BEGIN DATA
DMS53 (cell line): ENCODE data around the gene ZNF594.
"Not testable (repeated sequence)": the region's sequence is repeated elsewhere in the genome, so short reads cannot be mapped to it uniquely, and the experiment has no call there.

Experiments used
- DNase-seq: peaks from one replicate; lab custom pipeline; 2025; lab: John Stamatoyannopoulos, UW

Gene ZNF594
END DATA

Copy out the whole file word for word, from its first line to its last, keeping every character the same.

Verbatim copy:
DMS53 (cell line): ENCODE data around the gene ZNF594.
"Not testable (repeated sequence)": the region's sequence is repeated elsewhere in the genome, so short reads cannot be mapped to it uniquely, and the experiment has no call there.

Experiments used
- DNase-seq: peaks from one replicate; lab custom pipeline; 2025; lab: John Stamatoyannopoulos, UW

Gene ZNF594